The panoply of adaptations necessary for living underground in tubular burrows has dramatically defined the blind mole rat phenotype, which facilitates their diagnosis but obscures phylogenetic connections to other muroid rodents. Spalax has been classified in a family with all burrowing myomorphous and even some hystricomorphous species (Alston, 1876; Murray, 1866), with Myospalax, Rhizomys, and Tachyoryctes (Weber, 1928; Tullberg, 1899), with just Myospalax (G. M. Allen, 1940; Miller and Gidley, 1918), with only Rhizomys and Tachyoryctes (Sen, 1977; Thomas, 1896), or by itself (de Bruijn, 1984; Ellerman, 1940; Ellerman and Morrison-Scott, 1951; Nevo et al., 2001; Pavlinov and Rossolimo, 1987, 1998; Pavlinov et al., 1995a; Reig, 1980; Simpson, 1945; Topachevskii, 1969; Ünay, 1996, 1999). Even the fundamental muroid affinity of Spalacidae was questioned by Stehlin and Schaub (1951) and Schaub (1958), who arranged Spalax and Rhizomys together in a separate suborder Pentalophodonta that also contained Theridomyidae, Oligocene rodents with premolars and molars characterized by complex lophate occlusal patterns. Petter (1961b) reassociated blind mole rats with muroid rodents based on their possession of only three molars with simple cricetine occlusal patterns. He homologized their pattern to that of Malagasy Brachyuromys, placed in Cricetidae at the time, and suggested that Spalax is within the range of dental variation characteristic of Cricetidae. Petter’s view was ratified by Chaline et al. (1977), who allocated Spalax to a subfamily of Cricetidae, a significant departure from previous classifications. Whether placed in its own family or subfamily, the cladistic affinity of Spalax is indisputably with other muroid rodents, a connection established not only by morphology, but also by analyses of the nuclear gene IRBP (DeBry and Sagel, 2001), nuclear genes LCAT and vWF (Huchon et al., 1999; Michaux and Catzeflis, 2000; Michaux et al., 2001b; Robinson et al., 1997), and mitochondrial cytochrome b and 12S rRNA genes (Montgelard et al., 2002). Sequencing results from alpha crystalline A chain, a lens protein of the eye, and its significance for molecular clock hypothesis and phyletic analysis in Spalax were discussed by McKenna (1992).

SE Europe, SW Russia and Ukraine around Black and Caspian Seas, Asia Minor, Caucasia, Middle East adjacent to the Mediterranean, and N Africa encompass the modern geographic distribution of spalacines (see summary map in Nevo et al., 2001), which is generally concordant with range of described fossils (Ünay, 1999). Evolutionary history, based upon those fossils, dates from about 20 million years ago in the early Miocene of Anatolian Turkey (Debruijnia Ünay, 1996), somewhat later during the early Miocene of Greece (Heramys Hofmeijer and de Bruijn, 1985), and Pleistocene of N Africa (McKenna and Bell, 1997). Those early Miocene genera are replaced by the extinct and speciose Pliospalax, ranging from early middle Miocene to Pliocene in Turkey, and from middle Miocene to early Pleistocene in Europe (Kowalski, 2001; see review by Ünay, 1999). Living Spalax is apparently a relict of a once extremely diverse group, especially during the Miocene, that Ünay (1999:422) speculated originated and evolved in what is now Anatolia because it is there where the oldest and most numerous fossil species have been found: from Anatolia, spalacines "probably spread into the Balkans, Russia, the Near East and Africa … at different times." Using DNA-DNA hybridization, Catzeflis et al. (1989) estimated spalacines to have diverged from the other muroids sampled (arvicolines and murines) about 19 million years ago, which is consistent with antiquity claimed for the earliest fossil spalacines, and also for the divergence time estimated from LCAT nuclear gene sequences (Michaux and Catzeflis, 2000; Robinson et al., 1997).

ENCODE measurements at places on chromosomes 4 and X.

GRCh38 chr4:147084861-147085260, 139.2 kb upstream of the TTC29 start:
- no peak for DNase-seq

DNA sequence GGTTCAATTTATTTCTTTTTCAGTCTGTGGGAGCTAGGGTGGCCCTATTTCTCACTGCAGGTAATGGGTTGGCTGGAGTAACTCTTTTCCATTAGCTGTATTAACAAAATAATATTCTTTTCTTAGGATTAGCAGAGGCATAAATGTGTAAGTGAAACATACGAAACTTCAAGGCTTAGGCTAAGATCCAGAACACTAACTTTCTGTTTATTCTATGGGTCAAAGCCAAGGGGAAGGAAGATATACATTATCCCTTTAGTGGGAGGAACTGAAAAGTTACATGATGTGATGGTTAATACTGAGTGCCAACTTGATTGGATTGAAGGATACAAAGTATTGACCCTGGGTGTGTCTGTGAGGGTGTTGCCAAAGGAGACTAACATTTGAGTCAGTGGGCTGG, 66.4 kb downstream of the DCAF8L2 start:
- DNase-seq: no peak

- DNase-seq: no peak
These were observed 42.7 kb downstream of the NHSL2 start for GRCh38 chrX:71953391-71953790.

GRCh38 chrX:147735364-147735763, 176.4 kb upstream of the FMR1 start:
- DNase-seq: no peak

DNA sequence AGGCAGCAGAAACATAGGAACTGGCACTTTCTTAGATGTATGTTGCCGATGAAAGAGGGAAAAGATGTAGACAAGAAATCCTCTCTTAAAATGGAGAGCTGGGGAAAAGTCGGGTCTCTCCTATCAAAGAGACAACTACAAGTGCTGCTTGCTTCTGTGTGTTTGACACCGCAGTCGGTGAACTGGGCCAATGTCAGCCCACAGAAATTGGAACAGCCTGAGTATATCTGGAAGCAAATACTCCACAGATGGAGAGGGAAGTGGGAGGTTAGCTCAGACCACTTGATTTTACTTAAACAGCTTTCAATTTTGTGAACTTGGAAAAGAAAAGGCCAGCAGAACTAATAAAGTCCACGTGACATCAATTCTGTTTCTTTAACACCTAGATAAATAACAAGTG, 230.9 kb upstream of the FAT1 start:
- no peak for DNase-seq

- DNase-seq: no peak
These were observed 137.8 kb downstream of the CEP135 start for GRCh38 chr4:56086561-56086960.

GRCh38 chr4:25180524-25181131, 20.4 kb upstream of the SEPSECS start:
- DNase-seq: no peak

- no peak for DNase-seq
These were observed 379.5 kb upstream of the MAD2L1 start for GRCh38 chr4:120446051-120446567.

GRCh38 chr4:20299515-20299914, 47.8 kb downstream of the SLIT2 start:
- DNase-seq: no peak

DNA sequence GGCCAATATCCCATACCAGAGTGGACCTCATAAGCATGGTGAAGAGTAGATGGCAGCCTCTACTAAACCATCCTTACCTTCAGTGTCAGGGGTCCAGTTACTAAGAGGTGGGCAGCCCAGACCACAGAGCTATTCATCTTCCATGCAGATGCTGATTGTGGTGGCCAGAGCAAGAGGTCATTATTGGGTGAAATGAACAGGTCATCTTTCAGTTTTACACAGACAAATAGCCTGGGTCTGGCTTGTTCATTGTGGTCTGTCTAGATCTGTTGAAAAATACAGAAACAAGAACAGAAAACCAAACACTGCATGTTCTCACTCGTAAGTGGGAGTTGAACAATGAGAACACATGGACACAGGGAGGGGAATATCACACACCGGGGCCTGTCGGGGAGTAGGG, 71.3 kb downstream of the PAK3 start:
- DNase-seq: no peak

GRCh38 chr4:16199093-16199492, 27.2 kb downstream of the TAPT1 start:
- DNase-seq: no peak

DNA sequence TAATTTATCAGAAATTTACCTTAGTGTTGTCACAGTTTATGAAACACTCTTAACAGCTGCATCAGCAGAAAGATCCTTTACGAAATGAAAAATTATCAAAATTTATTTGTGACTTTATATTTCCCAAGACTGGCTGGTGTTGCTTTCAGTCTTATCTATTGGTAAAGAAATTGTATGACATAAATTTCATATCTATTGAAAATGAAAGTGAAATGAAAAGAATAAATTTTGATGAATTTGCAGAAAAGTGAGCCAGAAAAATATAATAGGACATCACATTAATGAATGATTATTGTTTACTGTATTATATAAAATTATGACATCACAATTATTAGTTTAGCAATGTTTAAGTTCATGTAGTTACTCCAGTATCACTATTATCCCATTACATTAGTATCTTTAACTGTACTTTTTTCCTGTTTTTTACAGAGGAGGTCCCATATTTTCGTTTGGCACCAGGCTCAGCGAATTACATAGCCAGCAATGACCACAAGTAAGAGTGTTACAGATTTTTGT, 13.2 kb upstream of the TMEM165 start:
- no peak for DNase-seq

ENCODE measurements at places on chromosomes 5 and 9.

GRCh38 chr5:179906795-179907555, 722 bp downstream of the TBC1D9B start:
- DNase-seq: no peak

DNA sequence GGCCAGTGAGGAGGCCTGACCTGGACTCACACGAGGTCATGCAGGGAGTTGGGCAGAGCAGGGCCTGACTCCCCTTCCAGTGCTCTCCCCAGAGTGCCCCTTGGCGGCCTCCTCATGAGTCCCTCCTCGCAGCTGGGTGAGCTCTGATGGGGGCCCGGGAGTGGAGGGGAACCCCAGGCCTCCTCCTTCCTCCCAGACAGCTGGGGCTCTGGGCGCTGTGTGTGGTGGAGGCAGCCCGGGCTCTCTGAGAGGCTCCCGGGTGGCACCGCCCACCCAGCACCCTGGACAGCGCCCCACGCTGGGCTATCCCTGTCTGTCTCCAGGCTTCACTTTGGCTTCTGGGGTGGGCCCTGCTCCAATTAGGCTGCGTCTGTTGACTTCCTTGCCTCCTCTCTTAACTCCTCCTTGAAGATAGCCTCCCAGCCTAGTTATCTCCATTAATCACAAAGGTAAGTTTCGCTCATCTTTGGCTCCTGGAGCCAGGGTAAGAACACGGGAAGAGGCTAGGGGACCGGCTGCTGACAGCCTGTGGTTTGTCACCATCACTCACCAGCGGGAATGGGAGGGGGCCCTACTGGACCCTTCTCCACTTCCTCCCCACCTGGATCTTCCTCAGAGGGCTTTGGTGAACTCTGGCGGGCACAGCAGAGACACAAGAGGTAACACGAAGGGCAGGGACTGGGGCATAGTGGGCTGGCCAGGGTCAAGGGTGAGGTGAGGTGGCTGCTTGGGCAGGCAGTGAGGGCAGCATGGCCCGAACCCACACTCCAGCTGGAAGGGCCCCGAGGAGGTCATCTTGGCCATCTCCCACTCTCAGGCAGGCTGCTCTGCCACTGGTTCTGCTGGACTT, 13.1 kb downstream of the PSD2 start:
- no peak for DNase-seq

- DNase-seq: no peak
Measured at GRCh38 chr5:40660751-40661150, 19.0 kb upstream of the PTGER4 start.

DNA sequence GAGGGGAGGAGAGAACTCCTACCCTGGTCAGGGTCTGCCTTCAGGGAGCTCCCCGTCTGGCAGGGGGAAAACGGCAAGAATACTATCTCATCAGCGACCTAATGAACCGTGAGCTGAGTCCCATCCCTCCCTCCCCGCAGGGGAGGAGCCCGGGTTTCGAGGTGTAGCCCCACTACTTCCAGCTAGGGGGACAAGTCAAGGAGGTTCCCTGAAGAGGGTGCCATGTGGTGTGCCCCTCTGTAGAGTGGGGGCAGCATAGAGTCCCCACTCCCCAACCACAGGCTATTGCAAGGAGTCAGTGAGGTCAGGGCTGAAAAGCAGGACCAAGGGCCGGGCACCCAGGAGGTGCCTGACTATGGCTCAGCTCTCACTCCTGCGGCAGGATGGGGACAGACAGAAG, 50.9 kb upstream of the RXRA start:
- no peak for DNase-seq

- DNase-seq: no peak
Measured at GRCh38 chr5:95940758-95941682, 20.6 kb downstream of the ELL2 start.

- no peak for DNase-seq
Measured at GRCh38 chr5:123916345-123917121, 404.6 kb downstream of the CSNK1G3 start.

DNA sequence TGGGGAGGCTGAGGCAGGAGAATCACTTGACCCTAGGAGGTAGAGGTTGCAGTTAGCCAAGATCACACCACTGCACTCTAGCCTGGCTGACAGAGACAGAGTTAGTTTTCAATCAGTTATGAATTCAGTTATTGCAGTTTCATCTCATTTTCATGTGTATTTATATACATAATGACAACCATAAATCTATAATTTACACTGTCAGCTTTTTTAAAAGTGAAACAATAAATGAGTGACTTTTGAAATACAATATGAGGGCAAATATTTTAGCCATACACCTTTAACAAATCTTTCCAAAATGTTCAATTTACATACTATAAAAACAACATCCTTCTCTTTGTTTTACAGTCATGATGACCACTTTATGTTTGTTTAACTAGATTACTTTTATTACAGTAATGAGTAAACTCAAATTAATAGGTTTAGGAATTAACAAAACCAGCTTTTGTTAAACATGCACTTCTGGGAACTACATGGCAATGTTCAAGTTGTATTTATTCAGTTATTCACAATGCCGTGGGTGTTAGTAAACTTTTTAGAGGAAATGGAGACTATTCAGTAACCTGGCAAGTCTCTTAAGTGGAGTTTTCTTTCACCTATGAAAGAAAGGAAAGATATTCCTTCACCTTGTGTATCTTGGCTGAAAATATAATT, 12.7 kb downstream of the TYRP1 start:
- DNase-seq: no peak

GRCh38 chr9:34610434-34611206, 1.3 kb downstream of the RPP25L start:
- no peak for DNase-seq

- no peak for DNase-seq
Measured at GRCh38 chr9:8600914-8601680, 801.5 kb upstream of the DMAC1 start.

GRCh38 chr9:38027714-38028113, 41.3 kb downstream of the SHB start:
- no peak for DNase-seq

Spalacines were once phylogenetically linked with the extinct Anomalomyidae (Anomalomys, Anomalospalax, Prospalax), ranging from early Miocene to late Pliocene mostly in Europe, because of similar molar patterns; the latter are now viewed as fossorial rodents that are dentally convergent with spalacines and have a separate evolutionary history (de Bruijn, 1984; Fejfar, 1972; see reviews by Bolliger, 1996, 1999, and Hugueney and Mein, 1993) with possible derivation from very early Miocene Eumaryion (de Bruijn et al., 1981). Whether the earliest spalacines, Debruijnia and Heramys, were subterranean dwellers is unknown, but fossorial adaptations characterize the Miocene and Pliocene Pliospalax (Şen, 1977), and spalacines may have evolved into a fossorial and subterranean habitus around 15-14 million years ago, much earlier than either rhizomyines or tachyoryctines (Flynn, 1990).



GENUS Spalax

SPECIES arenarius

SPECIES carmeli

SPECIES ehrenbergi

SPECIES galili

SPECIES giganteus

SPECIES golani

SPECIES graecus

SPECIES judaei

SPECIES leucodon

SPECIES microphthalmus

SPECIES nehringi

SPECIES uralensis



    Aspalacidae Gray, 1825
    Aspalacina Gray, 1825
    Aspalacina Bonaparte, 1837
    Spalacidae Gray, 1821
    Spalasina Reichenbach, 1836
    Spalacini Giebel, 1855
    Spalacinae Thomas, 1896
    Spalacini Fejfar, 1972